"I think that overall -- defense, offense, trying to get in sync with the way I know I can play and the way I want to feel," Carpenter said. "But it's a long season, and that's going to happen. You just have to find a way to minimize it when things aren't going your way. And when you do feel good, you try to ride that out as long as you can."
"I think he hasn't really found a comfortable rhythm over there yet," added Matheny. "It's amazing, every single thing about this game is timing. He doesn't feel comfortable timing-wise -- getting set up, getting prepared when the ball is crossing the plate of what position he wants to be in. True to form, he's out working."
Matheny, speaking during batting practice, stopped and pointed to the field.
"He's out there working right now. Look at him," Matheny added. "He's going to get there."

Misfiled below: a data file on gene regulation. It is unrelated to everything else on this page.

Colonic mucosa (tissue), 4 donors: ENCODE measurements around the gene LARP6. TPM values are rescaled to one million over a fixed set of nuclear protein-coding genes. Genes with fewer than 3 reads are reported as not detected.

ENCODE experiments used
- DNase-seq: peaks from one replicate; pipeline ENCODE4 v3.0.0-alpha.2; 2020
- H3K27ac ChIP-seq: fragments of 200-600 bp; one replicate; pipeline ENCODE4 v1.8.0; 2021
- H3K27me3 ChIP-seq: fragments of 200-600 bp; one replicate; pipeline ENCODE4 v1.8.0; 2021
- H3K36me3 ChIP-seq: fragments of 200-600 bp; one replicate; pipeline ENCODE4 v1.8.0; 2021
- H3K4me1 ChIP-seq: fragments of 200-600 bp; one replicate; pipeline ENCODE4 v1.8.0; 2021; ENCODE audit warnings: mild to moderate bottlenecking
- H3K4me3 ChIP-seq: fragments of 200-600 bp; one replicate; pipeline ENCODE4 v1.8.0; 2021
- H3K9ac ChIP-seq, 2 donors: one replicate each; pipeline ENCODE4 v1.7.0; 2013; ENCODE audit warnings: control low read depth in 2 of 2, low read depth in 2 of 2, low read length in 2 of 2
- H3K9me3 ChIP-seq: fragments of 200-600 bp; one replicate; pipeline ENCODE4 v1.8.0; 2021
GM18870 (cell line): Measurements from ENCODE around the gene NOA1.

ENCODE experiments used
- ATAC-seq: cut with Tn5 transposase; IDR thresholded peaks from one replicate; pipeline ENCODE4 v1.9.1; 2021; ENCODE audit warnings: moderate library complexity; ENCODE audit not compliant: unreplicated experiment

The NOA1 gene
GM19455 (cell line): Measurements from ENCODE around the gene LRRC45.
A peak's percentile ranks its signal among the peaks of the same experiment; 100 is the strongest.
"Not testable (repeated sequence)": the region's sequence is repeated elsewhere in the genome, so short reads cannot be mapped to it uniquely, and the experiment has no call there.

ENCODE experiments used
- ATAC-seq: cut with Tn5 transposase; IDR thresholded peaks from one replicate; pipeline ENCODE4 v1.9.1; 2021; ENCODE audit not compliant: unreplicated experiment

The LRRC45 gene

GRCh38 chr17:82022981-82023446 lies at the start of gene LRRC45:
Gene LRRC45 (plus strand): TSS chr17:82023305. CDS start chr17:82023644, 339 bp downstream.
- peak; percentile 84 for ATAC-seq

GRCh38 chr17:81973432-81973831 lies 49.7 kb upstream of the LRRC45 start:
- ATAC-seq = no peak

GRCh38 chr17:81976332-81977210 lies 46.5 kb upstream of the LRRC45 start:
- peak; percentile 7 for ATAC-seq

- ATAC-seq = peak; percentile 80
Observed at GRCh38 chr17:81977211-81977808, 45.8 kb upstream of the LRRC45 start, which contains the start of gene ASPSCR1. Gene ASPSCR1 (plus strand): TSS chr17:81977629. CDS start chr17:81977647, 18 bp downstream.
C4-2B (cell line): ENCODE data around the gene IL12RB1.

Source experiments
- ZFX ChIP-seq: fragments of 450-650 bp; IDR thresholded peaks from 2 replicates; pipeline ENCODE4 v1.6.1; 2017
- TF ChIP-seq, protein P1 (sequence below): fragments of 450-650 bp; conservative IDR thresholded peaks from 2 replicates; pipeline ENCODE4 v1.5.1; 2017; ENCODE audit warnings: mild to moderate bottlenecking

Carpenter transitioned back to third base this season, though the move was expected to be easier than the one he made a year ago when he was a newbie at second. With an offseason of incessant work, Carpenter made himself no worse than an average defender at second. That's why expectations were high for what Carpenter could offer over at third base, his natural position.
Instead, the results have been mixed. Carpenter has committed six errors -- he had a seventh one erased on Tuesday with a late scoring change -- and his ultimate-zone rating of -3.1 is third lowest among the 21 qualifying third basemen.
"He worked his butt off last year to do what he did at second," Matheny said. "And it's a whole different timing. The timing that you have there doesn't necessarily prepare you for the speed and reaction you need here at third. Having success over there [at second base] at this level should instantly translate into having more confidence that you should be successful at a position that you've spent more time at. But it doesn't automatically happen."
Jenifer Langosch is a reporter for MLB.com. Read her blog, By Gosh, It's Langosch, and follow her on Twitter @LangoschMLB. This story was not subject to the approval of Major League Baseball or its clubs.